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North Macedonia becomes NATO’s 30th member

“North Macedonia is now part of the NATO family, a family of 30 nations and almost 1 billion people. A family based on the certainty that, no matter what challenges we face, we are all stronger and safer together," NATO Secretary General Jens Stoltenberg said in a statement. Macedonian President Stevo Pendarovski said: "We cannot rejoice and mark the event as it should [be marked] … But, this is a historic success that after three decades of independence, finally confirms Macedonian security and guarantees our future. Congratulations to all of you! We deserve it!”

Pendarovski signed the so-called instrument of accession after Spain earlier in the week became the last alliance member to ratify the former Yugoslav republic’s membership.

Since gaining independence, one of the strategic goals of the country was to join NATO, as was stated in 1993, and the relationship with Alliance was always marked by close cooperation. North Macedonia joined NATO’s Partnership for Peace (PfP) in 1995, and in 1999 the country submitted its first Membership Action Plan. Furthermore, North Macedonia deployed troops in support of the NATO-led International Security Assistance Force in Afghanistan from 2002 to end 2014 and is currently supporting the follow-on Resolute Support mission to train, advise and assist the Afghan security forces. Before that, the country was a key partner in supporting NATO-led operations in Kosovo in 1999, as well as to provide logistical support to the Kosovo Force (KFOR) mission.

The 20th NATO Summit in Bucharest in 2008 was more than symbolic, as it was expected that Albania, Croatia and (then) Macedonia would receive an invitation to join NATO. However, although Albania and Croatia did receive the invitation and became members a year later.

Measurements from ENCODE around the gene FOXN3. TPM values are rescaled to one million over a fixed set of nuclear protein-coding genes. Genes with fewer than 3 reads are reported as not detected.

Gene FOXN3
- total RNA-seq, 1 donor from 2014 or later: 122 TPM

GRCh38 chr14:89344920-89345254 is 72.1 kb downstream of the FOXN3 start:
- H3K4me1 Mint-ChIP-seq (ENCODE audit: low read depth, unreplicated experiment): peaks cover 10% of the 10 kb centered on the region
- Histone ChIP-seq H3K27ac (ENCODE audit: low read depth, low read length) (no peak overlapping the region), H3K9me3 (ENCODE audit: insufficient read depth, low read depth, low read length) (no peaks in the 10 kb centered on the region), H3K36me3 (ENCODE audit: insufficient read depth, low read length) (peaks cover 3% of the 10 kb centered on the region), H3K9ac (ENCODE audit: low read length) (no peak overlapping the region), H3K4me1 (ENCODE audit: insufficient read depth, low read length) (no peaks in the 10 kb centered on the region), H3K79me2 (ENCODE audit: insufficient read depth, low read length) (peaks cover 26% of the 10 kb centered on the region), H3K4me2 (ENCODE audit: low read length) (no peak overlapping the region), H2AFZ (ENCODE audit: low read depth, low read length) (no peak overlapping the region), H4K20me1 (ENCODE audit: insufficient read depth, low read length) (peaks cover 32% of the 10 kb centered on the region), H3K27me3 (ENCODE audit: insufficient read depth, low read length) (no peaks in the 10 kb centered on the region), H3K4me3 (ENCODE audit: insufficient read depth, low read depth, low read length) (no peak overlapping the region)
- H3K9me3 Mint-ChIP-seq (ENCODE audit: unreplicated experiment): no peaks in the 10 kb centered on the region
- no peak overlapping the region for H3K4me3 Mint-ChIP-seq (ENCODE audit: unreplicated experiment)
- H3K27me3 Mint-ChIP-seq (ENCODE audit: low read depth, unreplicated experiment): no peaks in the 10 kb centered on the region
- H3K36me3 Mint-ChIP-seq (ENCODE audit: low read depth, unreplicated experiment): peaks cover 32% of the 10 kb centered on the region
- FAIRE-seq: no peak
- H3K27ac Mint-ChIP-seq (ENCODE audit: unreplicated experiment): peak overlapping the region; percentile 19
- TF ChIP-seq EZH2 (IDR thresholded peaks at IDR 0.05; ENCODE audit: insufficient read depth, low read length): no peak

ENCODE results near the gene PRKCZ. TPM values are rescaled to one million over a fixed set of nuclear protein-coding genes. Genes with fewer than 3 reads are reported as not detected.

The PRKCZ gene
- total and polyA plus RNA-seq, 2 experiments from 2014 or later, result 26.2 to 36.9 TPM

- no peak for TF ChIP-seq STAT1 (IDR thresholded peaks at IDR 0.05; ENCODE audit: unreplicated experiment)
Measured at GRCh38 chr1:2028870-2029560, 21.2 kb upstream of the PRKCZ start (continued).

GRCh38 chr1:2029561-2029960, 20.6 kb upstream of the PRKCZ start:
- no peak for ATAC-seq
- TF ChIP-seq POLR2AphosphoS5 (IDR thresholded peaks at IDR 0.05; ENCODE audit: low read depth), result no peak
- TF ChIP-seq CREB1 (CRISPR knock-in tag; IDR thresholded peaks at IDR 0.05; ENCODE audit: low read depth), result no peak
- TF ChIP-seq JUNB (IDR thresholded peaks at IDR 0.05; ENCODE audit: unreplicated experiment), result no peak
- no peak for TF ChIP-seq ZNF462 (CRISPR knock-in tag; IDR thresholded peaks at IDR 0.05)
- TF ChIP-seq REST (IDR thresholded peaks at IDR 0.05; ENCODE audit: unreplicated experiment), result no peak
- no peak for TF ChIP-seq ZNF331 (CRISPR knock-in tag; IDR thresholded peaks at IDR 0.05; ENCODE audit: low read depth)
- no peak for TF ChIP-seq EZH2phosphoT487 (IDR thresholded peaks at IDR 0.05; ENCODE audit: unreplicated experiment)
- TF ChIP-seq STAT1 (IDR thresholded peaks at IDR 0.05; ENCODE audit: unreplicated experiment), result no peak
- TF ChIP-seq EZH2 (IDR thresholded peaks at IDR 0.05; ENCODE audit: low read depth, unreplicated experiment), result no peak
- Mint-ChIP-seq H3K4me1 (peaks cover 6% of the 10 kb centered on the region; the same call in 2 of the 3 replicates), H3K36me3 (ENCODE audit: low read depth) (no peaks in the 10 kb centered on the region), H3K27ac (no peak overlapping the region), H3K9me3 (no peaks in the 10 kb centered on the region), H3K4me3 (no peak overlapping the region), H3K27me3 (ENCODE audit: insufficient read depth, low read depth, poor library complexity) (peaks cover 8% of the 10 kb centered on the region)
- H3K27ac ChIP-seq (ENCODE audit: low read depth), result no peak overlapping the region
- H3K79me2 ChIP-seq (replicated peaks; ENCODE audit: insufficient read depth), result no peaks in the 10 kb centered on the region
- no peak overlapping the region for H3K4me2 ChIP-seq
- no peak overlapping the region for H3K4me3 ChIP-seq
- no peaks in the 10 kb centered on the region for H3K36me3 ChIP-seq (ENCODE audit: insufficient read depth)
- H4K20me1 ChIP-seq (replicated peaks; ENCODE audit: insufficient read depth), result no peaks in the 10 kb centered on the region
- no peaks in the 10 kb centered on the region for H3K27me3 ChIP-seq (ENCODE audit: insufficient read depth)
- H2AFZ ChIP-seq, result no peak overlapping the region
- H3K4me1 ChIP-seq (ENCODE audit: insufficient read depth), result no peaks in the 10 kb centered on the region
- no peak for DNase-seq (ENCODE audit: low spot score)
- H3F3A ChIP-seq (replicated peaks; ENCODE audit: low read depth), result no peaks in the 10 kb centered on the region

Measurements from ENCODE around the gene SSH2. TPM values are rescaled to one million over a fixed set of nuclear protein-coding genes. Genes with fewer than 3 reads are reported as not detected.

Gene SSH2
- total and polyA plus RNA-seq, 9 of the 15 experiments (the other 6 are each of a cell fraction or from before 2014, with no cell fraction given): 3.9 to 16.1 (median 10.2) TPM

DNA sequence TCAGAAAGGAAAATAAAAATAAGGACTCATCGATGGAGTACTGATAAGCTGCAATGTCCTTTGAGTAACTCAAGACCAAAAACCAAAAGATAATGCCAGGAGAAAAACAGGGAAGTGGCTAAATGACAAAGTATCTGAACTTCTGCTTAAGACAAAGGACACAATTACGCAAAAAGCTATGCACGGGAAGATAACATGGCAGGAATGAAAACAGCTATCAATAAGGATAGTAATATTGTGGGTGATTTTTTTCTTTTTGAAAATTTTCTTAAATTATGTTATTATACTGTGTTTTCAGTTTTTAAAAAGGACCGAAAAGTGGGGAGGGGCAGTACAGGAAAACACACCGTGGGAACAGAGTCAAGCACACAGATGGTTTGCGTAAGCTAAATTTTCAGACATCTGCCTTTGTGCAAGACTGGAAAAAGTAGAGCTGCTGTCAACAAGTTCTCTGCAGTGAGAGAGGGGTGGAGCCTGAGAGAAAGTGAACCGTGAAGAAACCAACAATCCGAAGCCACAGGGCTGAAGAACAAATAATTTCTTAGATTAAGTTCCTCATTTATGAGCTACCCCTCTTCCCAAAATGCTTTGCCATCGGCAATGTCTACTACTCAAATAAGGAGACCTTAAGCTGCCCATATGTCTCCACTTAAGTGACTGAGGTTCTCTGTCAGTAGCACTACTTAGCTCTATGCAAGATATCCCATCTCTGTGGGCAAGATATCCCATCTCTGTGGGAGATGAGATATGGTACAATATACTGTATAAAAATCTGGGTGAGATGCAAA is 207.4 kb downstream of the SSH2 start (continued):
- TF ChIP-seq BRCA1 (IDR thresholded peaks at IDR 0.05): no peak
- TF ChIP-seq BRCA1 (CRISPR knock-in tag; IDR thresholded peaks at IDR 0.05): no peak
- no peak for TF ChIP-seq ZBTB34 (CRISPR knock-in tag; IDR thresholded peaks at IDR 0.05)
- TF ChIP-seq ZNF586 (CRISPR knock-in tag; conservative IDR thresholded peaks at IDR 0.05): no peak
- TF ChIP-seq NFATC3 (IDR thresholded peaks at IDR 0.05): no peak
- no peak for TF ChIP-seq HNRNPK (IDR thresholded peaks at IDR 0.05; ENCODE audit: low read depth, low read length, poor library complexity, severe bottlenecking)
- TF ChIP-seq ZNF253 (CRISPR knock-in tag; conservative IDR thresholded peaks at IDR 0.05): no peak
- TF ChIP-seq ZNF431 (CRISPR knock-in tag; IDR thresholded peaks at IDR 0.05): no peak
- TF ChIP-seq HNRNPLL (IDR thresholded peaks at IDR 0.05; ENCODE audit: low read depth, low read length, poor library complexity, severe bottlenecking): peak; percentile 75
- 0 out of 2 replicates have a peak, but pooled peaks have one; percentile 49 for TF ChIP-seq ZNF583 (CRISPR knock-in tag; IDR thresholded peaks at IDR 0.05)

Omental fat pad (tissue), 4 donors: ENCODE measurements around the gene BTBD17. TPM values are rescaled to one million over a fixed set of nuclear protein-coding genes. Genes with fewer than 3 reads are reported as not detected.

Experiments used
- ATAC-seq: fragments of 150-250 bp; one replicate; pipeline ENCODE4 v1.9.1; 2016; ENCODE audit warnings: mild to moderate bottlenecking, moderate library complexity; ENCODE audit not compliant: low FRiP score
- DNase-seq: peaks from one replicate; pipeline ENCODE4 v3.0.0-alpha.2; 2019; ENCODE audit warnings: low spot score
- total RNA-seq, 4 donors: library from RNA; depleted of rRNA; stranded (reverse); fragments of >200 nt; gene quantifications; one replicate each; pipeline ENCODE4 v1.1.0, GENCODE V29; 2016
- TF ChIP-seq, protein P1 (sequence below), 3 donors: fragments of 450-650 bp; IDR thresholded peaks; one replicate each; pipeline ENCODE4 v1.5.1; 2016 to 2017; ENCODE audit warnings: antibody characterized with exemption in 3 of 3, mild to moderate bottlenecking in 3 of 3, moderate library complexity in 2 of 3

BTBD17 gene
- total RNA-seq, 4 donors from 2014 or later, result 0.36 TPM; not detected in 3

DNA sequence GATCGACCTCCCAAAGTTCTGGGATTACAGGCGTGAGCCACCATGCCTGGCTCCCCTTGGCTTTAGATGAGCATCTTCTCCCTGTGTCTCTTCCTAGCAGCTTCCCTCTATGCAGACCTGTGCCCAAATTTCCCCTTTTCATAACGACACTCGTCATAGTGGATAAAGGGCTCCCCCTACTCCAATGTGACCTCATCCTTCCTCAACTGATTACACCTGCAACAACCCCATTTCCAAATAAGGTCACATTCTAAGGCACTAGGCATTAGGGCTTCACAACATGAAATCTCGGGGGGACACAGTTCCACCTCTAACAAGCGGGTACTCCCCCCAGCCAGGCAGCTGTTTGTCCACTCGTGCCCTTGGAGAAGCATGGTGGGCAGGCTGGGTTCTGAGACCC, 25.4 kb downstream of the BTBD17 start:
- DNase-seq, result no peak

It marks the end of a long quest for the former Yugoslav republic. Joining NATO and the European Union has been a priority for its leaders, but a dispute with neighboring Greece over the country’s name stalled progress for more than two decades. North Macedonia previously was known as FYROM (Former Yugoslav Republic of Macedonia), a name it shared with a Greek province. Under a 2017 deal with Athens, the country changed its name and Greece agreed to drop objections to its NATO and eventual EU membership.

On the other hand, Kržalovski thinks that until now the participation of North Macedonia in NATO mission was symbolic.

“We have also increased defense part of the budget, though we are not at the level of 2% of the GDP yet. As a small country, both the requirements and expectations from other members are not so high, and our participation so far in NATO missions were rather symbolic, although we have participated with a relatively high number of soldiers in proportion to the overall size of the Army”, explains Kržalovski.

The budget increase that he mentions is DEN 10,133,000,000 for 2020, or about 1.4% of North Macedonia’s total GDP, which is an increase over 2019 when it was about 1.19% of total GDP. Interestingly, this is a third year of the defense budget increase, but it is still far from the prescribed 2% of BDP. However, this is not a major problem, as many current NATO members have not fulfilled this provision.